Egypt unveils 3,200-year-old sarcophagus of ‘royal secretary’

Egypt unveils 3,200-year-old sarcophagus of ‘royal secretary’

Egypt on Monday unveiled a sarcophagus of a senior royal official from more than 3,200 years ago at the Saqqara archaeological site south of Cairo, the latest in a series of spectacular discoveries in the area.

A team of Egyptian archaeologists from Cairo University found the red granite sarcophagus of Ptah-em-uya, “a high official” under Rameses II, who ruled Egypt in the 13th century BC, the Ministry of Antiquities said.

The ministry posted an image of the sarcophagus on Instagram.

The noble was “royal secretary, chief overseer of livestock, head of the treasury of the Ramasseum,” said Rameses’ funerary temple in the Theban necropolis at Luxor, said Mostafa Waziri, head of Egypt’s High Council of Antiquities.

The official was also “responsible for the divine offerings to all the gods of Upper and Lower Egypt,” Waziri added.

dr. Ola Al-Ajezi, chief of the archaeological team, said studies have shown that the sarcophagus’s lid was broken, “indicating that the cemetery had been opened for burial earlier in later times and exposed to theft.”

The grave of Ptah-em-uya was found last year.

The revelation comes just a day after Israeli archaeologists announced that “once-in-a-lifetime” discovery of a burial cave that also dates from the time of Ramses II, filled with dozens of pottery pieces and bronze objects.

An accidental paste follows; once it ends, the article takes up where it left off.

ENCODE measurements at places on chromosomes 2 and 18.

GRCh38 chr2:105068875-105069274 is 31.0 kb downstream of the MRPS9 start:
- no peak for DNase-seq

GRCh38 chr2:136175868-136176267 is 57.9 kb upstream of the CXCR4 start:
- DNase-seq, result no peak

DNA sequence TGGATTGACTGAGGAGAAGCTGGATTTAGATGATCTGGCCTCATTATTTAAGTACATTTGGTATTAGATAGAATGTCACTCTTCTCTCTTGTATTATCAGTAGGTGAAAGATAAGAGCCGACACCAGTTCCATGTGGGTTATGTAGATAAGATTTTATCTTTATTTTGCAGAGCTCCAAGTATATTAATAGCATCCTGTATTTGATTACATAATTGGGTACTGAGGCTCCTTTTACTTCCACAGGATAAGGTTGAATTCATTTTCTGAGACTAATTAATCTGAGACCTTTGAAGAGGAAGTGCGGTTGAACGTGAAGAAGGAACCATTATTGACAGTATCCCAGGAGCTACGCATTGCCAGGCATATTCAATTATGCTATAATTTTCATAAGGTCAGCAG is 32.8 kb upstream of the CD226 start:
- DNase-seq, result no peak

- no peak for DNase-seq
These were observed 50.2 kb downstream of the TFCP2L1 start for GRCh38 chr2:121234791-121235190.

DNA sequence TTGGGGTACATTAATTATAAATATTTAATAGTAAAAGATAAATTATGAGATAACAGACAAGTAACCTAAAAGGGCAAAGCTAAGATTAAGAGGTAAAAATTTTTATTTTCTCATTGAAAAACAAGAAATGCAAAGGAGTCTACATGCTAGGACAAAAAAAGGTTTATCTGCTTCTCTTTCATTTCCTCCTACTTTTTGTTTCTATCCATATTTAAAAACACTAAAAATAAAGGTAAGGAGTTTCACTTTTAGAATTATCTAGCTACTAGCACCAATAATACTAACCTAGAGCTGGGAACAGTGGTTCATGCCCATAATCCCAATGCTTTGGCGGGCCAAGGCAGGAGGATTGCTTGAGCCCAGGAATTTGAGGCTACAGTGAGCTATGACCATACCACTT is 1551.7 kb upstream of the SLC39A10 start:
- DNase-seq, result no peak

Saqqara is a sprawling necropolis of the ancient Egyptian capital of Memphis, a UNESCO World Heritage Site with more than a dozen pyramids, animal cemeteries, and ancient Coptic Christian monasteries.

The current excavation season revealed the granite sarcophagus, “covered with texts” to “protect the dead” and “scenes representing the sons of the god Horus,” according to the Ministry of Antiquities.

Saqqara has been the site of a flurry of excavations in recent years.

Most recently, Egypt unveiled a cache of 150 bronze figurines in May, five ancient graves in marchand last year more than 50 wooden sarcophagi dating back to the New Kingdom, which ended in the 11th century BC.

Critics say the digs have prioritized finds that have been shown to attract media attention over hard academic research.

But the finds have been an important part of Egypt’s efforts to revive its vital tourist industry, the crown jewel being the long-delayed inauguration of the Grand Egyptian Museum at the base of the pyramids.

It has been called “the largest archaeological museum in the world” by officials and is expected to open this year.

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